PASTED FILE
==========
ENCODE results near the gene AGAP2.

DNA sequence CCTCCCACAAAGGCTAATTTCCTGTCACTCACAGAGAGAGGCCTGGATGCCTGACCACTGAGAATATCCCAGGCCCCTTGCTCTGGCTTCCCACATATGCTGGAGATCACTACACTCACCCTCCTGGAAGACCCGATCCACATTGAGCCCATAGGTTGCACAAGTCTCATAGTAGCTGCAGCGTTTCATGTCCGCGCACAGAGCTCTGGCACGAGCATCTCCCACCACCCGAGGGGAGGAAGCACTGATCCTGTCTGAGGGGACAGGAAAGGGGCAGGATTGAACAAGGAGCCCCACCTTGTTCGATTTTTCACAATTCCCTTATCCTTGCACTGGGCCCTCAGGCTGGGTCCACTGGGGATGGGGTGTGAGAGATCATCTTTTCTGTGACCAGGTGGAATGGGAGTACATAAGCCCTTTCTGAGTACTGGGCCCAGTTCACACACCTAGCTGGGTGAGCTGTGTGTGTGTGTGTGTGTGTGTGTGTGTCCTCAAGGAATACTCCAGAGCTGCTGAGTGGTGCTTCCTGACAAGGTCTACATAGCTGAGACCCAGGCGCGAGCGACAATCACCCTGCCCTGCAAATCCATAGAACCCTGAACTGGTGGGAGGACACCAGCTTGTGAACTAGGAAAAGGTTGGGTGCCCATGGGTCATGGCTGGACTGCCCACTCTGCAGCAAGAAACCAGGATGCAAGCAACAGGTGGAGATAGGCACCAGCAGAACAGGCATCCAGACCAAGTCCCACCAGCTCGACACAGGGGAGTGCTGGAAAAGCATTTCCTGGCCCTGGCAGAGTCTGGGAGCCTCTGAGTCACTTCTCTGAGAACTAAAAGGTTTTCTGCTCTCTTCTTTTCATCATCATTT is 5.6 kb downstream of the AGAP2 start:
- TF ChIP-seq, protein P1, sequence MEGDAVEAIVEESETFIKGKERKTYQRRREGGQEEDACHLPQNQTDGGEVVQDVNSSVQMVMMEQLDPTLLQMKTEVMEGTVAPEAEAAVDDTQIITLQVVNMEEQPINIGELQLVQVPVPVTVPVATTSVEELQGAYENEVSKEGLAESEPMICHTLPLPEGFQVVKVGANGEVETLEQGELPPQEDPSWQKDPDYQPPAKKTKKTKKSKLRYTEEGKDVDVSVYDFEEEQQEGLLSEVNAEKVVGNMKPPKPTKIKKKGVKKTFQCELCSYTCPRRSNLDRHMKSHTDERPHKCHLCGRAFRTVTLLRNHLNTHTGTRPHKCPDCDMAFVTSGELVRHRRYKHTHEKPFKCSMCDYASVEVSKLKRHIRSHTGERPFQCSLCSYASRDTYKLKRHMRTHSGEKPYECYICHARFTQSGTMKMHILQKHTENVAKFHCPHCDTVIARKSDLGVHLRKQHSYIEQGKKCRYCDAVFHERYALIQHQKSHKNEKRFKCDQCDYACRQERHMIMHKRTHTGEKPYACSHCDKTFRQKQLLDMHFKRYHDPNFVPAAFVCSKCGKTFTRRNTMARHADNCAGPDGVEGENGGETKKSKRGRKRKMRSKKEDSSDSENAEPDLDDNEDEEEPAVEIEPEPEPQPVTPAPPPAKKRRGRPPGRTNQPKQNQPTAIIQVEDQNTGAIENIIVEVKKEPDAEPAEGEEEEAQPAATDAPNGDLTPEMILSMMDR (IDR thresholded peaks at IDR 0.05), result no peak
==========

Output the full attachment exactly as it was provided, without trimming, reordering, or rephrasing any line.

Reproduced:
ENCODE results near the gene AGAP2.

DNA sequence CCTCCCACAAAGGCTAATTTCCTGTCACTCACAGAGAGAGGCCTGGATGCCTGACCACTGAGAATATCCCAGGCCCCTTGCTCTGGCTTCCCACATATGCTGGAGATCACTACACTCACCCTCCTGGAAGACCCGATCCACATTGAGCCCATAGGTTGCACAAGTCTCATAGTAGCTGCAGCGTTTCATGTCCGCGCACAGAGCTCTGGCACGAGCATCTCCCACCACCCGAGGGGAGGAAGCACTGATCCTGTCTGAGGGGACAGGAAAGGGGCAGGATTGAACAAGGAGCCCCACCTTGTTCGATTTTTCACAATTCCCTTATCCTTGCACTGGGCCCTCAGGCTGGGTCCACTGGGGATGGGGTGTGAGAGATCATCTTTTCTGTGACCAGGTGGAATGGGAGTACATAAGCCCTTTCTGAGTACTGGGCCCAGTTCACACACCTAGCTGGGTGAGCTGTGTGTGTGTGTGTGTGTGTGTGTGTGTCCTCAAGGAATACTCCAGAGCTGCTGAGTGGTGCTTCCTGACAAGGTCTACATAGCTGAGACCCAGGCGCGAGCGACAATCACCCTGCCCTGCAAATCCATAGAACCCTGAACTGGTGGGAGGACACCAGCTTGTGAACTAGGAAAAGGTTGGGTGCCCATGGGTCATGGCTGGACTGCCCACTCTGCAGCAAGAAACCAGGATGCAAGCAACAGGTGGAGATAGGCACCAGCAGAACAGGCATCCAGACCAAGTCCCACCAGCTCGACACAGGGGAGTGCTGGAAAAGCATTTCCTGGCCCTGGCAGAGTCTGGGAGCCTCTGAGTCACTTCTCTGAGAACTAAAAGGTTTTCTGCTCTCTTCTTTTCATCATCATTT is 5.6 kb downstream of the AGAP2 start:
- TF ChIP-seq, protein P1, sequence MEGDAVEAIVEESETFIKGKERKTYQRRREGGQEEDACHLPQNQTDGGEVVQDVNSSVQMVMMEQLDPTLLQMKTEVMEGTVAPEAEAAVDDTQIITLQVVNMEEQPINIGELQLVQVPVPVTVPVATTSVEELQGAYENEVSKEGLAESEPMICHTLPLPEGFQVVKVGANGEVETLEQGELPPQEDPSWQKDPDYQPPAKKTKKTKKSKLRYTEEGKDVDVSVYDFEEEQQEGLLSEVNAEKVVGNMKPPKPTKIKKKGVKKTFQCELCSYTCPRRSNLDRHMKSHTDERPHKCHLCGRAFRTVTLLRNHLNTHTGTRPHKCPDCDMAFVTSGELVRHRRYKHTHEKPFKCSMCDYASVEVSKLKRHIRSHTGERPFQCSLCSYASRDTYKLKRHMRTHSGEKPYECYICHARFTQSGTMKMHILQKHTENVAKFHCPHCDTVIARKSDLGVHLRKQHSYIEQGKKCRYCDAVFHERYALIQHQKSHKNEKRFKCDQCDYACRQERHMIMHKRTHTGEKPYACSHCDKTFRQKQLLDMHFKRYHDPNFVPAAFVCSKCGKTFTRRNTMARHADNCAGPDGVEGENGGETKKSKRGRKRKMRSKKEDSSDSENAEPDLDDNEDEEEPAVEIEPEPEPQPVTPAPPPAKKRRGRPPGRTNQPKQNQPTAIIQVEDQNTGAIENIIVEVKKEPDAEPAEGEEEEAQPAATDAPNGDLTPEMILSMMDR (IDR thresholded peaks at IDR 0.05), result no peak